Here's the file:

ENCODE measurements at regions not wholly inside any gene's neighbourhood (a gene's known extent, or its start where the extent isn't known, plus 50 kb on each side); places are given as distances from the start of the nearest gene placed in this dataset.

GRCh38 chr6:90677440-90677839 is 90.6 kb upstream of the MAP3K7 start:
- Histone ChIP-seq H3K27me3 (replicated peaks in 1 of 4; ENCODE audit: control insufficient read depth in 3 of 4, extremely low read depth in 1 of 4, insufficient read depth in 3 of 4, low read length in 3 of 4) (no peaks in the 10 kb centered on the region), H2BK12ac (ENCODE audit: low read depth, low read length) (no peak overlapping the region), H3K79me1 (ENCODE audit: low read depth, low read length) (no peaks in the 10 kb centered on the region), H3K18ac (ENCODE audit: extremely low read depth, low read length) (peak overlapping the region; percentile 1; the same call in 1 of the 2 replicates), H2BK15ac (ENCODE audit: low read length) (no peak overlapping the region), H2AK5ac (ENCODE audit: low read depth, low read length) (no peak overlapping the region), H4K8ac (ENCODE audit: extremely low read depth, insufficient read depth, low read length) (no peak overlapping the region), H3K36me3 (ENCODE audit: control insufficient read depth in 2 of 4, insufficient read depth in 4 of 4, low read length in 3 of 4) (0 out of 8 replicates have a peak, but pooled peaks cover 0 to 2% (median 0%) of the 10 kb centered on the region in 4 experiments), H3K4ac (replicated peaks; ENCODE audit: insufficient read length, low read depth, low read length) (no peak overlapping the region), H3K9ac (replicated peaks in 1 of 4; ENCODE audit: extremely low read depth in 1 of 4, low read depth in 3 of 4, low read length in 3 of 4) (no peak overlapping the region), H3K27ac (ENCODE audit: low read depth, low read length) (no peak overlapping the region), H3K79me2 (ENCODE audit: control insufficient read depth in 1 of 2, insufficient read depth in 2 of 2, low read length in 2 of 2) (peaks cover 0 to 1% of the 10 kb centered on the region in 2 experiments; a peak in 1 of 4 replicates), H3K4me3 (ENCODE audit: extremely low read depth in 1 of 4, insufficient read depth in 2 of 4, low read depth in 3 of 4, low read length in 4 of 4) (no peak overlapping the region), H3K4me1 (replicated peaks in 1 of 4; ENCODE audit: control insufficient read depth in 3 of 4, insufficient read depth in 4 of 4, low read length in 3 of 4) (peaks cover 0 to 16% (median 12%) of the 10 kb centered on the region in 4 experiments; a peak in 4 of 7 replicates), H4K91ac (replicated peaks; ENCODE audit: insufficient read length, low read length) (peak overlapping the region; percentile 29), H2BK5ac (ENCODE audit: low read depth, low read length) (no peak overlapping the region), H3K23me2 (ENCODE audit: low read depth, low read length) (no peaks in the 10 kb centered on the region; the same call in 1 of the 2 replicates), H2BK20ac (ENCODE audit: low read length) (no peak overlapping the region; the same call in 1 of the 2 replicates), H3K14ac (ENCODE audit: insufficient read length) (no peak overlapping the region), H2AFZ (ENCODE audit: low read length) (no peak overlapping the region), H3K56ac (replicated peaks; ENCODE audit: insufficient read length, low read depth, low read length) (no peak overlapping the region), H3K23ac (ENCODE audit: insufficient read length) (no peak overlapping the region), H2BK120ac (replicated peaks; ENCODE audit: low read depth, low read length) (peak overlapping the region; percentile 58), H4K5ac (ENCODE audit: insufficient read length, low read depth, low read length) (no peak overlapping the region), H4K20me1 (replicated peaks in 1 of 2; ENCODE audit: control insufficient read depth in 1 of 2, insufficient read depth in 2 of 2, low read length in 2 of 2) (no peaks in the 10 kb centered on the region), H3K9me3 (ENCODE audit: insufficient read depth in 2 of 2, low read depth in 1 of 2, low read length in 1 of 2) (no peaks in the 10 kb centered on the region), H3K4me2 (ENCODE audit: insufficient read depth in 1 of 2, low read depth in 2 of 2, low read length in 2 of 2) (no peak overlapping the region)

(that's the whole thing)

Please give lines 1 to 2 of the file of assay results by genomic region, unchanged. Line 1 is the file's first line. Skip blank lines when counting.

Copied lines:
ENCODE measurements at regions not wholly inside any gene's neighbourhood (a gene's known extent, or its start where the extent isn't known, plus 50 kb on each side); places are given as distances from the start of the nearest gene placed in this dataset.

GRCh38 chr6:90677440-90677839 is 90.6 kb upstream of the MAP3K7 start: